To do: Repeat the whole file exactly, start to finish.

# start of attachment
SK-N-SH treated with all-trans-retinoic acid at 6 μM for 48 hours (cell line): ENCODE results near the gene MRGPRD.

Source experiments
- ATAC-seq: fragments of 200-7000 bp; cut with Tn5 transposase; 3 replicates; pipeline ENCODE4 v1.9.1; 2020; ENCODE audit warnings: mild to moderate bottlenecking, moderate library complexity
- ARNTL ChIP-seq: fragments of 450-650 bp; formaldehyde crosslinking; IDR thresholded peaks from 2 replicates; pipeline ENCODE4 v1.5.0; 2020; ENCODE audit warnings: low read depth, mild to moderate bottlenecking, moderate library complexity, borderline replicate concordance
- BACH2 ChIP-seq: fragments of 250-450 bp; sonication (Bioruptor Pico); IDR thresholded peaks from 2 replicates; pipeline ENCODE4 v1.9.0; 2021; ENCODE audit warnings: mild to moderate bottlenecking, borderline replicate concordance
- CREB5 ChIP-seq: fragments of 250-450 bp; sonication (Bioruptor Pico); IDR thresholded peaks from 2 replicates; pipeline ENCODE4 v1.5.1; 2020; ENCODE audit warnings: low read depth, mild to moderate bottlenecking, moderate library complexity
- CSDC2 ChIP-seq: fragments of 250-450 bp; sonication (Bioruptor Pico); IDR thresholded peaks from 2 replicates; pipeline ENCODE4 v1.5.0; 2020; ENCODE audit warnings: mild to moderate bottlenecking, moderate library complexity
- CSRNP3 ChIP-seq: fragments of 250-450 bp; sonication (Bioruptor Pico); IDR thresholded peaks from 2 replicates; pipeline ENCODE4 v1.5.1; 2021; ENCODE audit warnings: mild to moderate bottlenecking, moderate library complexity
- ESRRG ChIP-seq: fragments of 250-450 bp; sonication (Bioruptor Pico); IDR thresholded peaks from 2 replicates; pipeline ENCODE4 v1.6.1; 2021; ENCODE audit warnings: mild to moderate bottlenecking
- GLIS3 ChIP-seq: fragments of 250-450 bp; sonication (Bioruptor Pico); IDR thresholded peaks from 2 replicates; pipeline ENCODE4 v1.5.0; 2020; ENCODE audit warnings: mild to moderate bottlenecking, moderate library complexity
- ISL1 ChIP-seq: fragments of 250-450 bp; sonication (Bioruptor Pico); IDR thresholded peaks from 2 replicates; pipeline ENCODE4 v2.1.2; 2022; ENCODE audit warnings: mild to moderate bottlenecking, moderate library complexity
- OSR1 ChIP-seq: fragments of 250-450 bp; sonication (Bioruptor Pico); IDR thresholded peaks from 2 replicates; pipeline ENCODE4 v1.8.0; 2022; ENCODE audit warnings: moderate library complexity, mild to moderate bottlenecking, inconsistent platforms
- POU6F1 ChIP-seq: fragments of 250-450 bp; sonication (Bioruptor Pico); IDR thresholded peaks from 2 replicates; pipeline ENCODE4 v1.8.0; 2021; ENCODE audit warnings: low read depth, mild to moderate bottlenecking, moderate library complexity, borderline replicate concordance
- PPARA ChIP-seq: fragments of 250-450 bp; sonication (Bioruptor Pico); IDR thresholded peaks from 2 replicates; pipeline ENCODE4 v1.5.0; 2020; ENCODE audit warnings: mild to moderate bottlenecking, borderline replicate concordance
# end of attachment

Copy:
SK-N-SH treated with all-trans-retinoic acid at 6 μM for 48 hours (cell line): ENCODE results near the gene MRGPRD.

Source experiments
- ATAC-seq: fragments of 200-7000 bp; cut with Tn5 transposase; 3 replicates; pipeline ENCODE4 v1.9.1; 2020; ENCODE audit warnings: mild to moderate bottlenecking, moderate library complexity
- ARNTL ChIP-seq: fragments of 450-650 bp; formaldehyde crosslinking; IDR thresholded peaks from 2 replicates; pipeline ENCODE4 v1.5.0; 2020; ENCODE audit warnings: low read depth, mild to moderate bottlenecking, moderate library complexity, borderline replicate concordance
- BACH2 ChIP-seq: fragments of 250-450 bp; sonication (Bioruptor Pico); IDR thresholded peaks from 2 replicates; pipeline ENCODE4 v1.9.0; 2021; ENCODE audit warnings: mild to moderate bottlenecking, borderline replicate concordance
- CREB5 ChIP-seq: fragments of 250-450 bp; sonication (Bioruptor Pico); IDR thresholded peaks from 2 replicates; pipeline ENCODE4 v1.5.1; 2020; ENCODE audit warnings: low read depth, mild to moderate bottlenecking, moderate library complexity
- CSDC2 ChIP-seq: fragments of 250-450 bp; sonication (Bioruptor Pico); IDR thresholded peaks from 2 replicates; pipeline ENCODE4 v1.5.0; 2020; ENCODE audit warnings: mild to moderate bottlenecking, moderate library complexity
- CSRNP3 ChIP-seq: fragments of 250-450 bp; sonication (Bioruptor Pico); IDR thresholded peaks from 2 replicates; pipeline ENCODE4 v1.5.1; 2021; ENCODE audit warnings: mild to moderate bottlenecking, moderate library complexity
- ESRRG ChIP-seq: fragments of 250-450 bp; sonication (Bioruptor Pico); IDR thresholded peaks from 2 replicates; pipeline ENCODE4 v1.6.1; 2021; ENCODE audit warnings: mild to moderate bottlenecking
- GLIS3 ChIP-seq: fragments of 250-450 bp; sonication (Bioruptor Pico); IDR thresholded peaks from 2 replicates; pipeline ENCODE4 v1.5.0; 2020; ENCODE audit warnings: mild to moderate bottlenecking, moderate library complexity
- ISL1 ChIP-seq: fragments of 250-450 bp; sonication (Bioruptor Pico); IDR thresholded peaks from 2 replicates; pipeline ENCODE4 v2.1.2; 2022; ENCODE audit warnings: mild to moderate bottlenecking, moderate library complexity
- OSR1 ChIP-seq: fragments of 250-450 bp; sonication (Bioruptor Pico); IDR thresholded peaks from 2 replicates; pipeline ENCODE4 v1.8.0; 2022; ENCODE audit warnings: moderate library complexity, mild to moderate bottlenecking, inconsistent platforms
- POU6F1 ChIP-seq: fragments of 250-450 bp; sonication (Bioruptor Pico); IDR thresholded peaks from 2 replicates; pipeline ENCODE4 v1.8.0; 2021; ENCODE audit warnings: low read depth, mild to moderate bottlenecking, moderate library complexity, borderline replicate concordance
- PPARA ChIP-seq: fragments of 250-450 bp; sonication (Bioruptor Pico); IDR thresholded peaks from 2 replicates; pipeline ENCODE4 v1.5.0; 2020; ENCODE audit warnings: mild to moderate bottlenecking, borderline replicate concordance